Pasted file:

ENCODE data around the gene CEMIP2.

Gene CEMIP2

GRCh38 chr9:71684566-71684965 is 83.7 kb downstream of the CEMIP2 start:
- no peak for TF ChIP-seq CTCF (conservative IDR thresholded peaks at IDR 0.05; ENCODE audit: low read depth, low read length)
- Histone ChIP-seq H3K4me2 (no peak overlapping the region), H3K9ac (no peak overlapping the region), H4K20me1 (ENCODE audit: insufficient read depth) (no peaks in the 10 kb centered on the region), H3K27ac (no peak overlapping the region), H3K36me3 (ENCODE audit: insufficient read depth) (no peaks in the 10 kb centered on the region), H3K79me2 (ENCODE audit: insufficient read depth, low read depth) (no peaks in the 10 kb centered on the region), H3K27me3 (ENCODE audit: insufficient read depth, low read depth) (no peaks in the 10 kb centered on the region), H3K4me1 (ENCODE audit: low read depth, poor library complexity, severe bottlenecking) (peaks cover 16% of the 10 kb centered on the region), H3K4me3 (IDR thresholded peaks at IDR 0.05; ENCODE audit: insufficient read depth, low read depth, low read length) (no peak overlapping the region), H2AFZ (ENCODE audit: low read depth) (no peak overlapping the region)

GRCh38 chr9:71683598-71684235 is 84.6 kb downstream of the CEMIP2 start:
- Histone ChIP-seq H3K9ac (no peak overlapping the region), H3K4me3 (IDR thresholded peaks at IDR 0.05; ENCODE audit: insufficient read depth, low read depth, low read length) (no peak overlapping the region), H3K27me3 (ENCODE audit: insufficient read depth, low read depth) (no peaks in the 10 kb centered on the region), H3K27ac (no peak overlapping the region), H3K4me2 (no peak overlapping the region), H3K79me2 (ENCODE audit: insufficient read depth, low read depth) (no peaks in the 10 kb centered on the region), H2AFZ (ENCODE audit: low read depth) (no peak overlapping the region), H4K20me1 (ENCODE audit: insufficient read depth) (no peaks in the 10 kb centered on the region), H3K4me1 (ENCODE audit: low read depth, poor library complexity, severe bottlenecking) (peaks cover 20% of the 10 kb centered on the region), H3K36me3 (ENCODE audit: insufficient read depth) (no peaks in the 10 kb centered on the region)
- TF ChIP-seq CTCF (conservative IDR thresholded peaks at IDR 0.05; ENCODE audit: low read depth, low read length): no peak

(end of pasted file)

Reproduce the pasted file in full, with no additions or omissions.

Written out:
ENCODE data around the gene CEMIP2.

Gene CEMIP2

GRCh38 chr9:71684566-71684965 is 83.7 kb downstream of the CEMIP2 start:
- no peak for TF ChIP-seq CTCF (conservative IDR thresholded peaks at IDR 0.05; ENCODE audit: low read depth, low read length)
- Histone ChIP-seq H3K4me2 (no peak overlapping the region), H3K9ac (no peak overlapping the region), H4K20me1 (ENCODE audit: insufficient read depth) (no peaks in the 10 kb centered on the region), H3K27ac (no peak overlapping the region), H3K36me3 (ENCODE audit: insufficient read depth) (no peaks in the 10 kb centered on the region), H3K79me2 (ENCODE audit: insufficient read depth, low read depth) (no peaks in the 10 kb centered on the region), H3K27me3 (ENCODE audit: insufficient read depth, low read depth) (no peaks in the 10 kb centered on the region), H3K4me1 (ENCODE audit: low read depth, poor library complexity, severe bottlenecking) (peaks cover 16% of the 10 kb centered on the region), H3K4me3 (IDR thresholded peaks at IDR 0.05; ENCODE audit: insufficient read depth, low read depth, low read length) (no peak overlapping the region), H2AFZ (ENCODE audit: low read depth) (no peak overlapping the region)

GRCh38 chr9:71683598-71684235 is 84.6 kb downstream of the CEMIP2 start:
- Histone ChIP-seq H3K9ac (no peak overlapping the region), H3K4me3 (IDR thresholded peaks at IDR 0.05; ENCODE audit: insufficient read depth, low read depth, low read length) (no peak overlapping the region), H3K27me3 (ENCODE audit: insufficient read depth, low read depth) (no peaks in the 10 kb centered on the region), H3K27ac (no peak overlapping the region), H3K4me2 (no peak overlapping the region), H3K79me2 (ENCODE audit: insufficient read depth, low read depth) (no peaks in the 10 kb centered on the region), H2AFZ (ENCODE audit: low read depth) (no peak overlapping the region), H4K20me1 (ENCODE audit: insufficient read depth) (no peaks in the 10 kb centered on the region), H3K4me1 (ENCODE audit: low read depth, poor library complexity, severe bottlenecking) (peaks cover 20% of the 10 kb centered on the region), H3K36me3 (ENCODE audit: insufficient read depth) (no peaks in the 10 kb centered on the region)
- TF ChIP-seq CTCF (conservative IDR thresholded peaks at IDR 0.05; ENCODE audit: low read depth, low read length): no peak